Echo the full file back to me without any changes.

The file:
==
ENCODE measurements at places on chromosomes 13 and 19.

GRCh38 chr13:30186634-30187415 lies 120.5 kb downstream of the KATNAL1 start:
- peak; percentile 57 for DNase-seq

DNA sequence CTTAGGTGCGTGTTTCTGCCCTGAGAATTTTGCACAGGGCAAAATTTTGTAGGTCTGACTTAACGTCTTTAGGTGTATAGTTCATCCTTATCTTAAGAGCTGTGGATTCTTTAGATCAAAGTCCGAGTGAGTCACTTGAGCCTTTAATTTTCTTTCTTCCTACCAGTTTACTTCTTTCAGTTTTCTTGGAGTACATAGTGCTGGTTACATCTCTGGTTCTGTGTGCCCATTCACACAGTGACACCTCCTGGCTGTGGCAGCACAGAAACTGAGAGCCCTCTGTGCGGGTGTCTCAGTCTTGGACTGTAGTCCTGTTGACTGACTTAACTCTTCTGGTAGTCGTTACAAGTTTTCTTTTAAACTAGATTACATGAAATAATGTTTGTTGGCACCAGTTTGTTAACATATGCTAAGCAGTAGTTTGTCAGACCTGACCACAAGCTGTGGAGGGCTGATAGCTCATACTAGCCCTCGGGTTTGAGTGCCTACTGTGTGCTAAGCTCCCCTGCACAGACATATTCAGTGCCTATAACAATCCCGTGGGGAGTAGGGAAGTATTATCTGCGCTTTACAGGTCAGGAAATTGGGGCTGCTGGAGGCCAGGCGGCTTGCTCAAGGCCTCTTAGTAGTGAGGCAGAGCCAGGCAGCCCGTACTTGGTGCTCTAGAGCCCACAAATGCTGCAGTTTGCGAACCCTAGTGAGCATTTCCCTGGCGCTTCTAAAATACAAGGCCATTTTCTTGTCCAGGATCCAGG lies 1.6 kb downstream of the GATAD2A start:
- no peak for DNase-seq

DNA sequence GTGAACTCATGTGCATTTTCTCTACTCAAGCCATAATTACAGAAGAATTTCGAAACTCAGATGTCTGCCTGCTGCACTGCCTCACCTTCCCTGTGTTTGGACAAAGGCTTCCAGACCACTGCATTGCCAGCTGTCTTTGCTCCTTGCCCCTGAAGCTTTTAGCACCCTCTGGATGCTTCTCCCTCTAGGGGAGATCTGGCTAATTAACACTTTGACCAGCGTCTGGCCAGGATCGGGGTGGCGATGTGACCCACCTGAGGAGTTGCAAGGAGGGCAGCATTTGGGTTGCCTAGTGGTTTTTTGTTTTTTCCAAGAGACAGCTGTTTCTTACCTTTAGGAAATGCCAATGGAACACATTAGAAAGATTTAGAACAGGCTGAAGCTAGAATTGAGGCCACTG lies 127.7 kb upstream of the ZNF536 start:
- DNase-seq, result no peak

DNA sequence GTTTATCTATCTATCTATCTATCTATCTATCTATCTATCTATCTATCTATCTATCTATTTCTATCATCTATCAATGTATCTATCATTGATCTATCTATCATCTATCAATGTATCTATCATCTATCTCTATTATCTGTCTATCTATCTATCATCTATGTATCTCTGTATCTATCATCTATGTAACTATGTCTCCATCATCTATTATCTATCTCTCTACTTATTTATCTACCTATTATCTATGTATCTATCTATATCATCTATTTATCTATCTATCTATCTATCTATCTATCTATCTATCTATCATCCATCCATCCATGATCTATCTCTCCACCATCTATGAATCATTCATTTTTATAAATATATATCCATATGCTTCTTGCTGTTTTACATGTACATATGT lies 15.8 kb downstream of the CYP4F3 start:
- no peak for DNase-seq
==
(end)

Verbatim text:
ENCODE measurements at places on chromosomes 13 and 19.

GRCh38 chr13:30186634-30187415 lies 120.5 kb downstream of the KATNAL1 start:
- peak; percentile 57 for DNase-seq

DNA sequence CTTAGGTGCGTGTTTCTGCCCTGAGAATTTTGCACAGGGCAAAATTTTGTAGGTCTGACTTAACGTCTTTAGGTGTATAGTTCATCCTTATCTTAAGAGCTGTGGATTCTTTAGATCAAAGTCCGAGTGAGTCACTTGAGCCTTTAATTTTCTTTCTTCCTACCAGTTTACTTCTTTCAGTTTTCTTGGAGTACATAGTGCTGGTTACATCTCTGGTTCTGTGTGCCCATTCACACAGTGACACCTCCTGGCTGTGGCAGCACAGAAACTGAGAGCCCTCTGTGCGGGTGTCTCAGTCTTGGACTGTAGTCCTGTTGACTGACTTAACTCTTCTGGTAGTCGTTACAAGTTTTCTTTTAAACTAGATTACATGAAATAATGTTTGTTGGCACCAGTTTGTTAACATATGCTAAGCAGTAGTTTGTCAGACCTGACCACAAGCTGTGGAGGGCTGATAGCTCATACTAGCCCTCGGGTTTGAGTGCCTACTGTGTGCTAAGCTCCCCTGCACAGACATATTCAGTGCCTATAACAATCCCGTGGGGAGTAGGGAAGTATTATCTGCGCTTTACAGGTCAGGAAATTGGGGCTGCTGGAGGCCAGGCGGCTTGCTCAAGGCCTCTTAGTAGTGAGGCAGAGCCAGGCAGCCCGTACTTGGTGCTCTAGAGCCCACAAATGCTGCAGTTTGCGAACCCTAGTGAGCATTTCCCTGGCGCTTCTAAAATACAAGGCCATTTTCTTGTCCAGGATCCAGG lies 1.6 kb downstream of the GATAD2A start:
- no peak for DNase-seq

DNA sequence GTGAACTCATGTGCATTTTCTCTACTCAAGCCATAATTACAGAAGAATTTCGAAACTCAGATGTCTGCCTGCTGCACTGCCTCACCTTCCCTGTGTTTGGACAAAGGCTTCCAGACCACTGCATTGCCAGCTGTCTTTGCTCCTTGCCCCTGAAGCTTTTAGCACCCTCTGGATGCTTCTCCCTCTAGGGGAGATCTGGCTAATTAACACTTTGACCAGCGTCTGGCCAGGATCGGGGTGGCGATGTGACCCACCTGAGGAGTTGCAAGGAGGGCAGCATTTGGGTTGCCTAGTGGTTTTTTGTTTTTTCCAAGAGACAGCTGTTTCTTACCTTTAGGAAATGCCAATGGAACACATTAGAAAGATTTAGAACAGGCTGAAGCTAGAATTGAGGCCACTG lies 127.7 kb upstream of the ZNF536 start:
- DNase-seq, result no peak

DNA sequence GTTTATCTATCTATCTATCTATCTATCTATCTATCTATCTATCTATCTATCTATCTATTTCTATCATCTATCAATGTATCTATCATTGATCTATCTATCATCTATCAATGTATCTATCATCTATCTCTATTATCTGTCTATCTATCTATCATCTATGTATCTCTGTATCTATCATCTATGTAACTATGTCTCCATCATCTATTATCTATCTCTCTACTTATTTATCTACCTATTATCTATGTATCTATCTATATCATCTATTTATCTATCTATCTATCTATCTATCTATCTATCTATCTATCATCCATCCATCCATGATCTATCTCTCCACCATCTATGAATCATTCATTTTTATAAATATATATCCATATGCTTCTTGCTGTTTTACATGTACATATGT lies 15.8 kb downstream of the CYP4F3 start:
- no peak for DNase-seq